The New Yorker article cites the case of a man whose cancer had spread throughout his body and was given no hope of recovery by his doctors. Facing death drove him to seek options to relieve his extreme anxiety. Quoting researchers, Pollan writes, “Cancer patients receiving just a single dose of psilocybin experienced immediate and dramatic reductions in anxiety and depression, improvements that were sustained for at least six months…. People who had been palpably scared of death—they lost their fear.” Novelist and drug proponent Aldous Huxley (1894-1963) is often quoted for support regarding using psychedelics with terminal patients “in the hope that it would make dying a more spiritual, less strictly physiological process.” Huxley, a humanist and anti-Christian, was injected with LSD at his deathbed. His “spiritual” process (read hallucination ) may have given him temporal relief, but his ecstasy, according to the Scriptures, eased him into an eternal separation from his Creator in a place where there is wailing and gnashing of teeth in darkness forever (Matthew:22:13). The Word of God would have us think about death and what follows as life’s most critical consideration .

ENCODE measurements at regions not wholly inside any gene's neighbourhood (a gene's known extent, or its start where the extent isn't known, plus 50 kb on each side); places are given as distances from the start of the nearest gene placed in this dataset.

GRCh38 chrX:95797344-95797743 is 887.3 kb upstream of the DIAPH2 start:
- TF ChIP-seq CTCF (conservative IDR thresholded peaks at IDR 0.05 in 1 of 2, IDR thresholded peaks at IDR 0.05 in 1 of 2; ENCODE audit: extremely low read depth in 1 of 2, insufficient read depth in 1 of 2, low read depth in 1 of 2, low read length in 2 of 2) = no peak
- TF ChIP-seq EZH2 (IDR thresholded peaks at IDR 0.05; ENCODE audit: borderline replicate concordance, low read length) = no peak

Huxley’s so-called spiritual process has been an important subject of many of the researchers. Pollan writes, “Perhaps the most influential and rigorous of these early studies was the Good Friday experiment, conducted in 1962 by Walter Pahnke, a psychiatrist and minister working on a Ph.D. dissertation under [Timothy] Leary at Harvard. In a double-blind experiment, twenty divinity students received a capsule of white powder right before a Good Friday service at Marsh Chapel, on the Boston University campus; ten contained psilocybin, ten an active placebo (nicotinic acid). Eight of the ten students receiving psilocybin reported a mystical experience, while only one in the control group experienced a feeling of ‘sacredness’ and a ‘sense of peace.’ (Telling the subjects apart was not difficult, rendering the double-blind a somewhat hollow conceit: those on the placebo sat sedately in their pews while the others lay down or wandered around the chapel, muttering things like ‘God is everywhere’ and ‘Oh, the glory!’).” Further evaluation of the experiment noted that some of the subjects had to be given antipsychotic drugs in order to counter the side effects of psilocybin. For some of the early researchers “it was difficult not to conclude that they were suddenly in possession of news with the power to change the world—a psychedelic gospel.”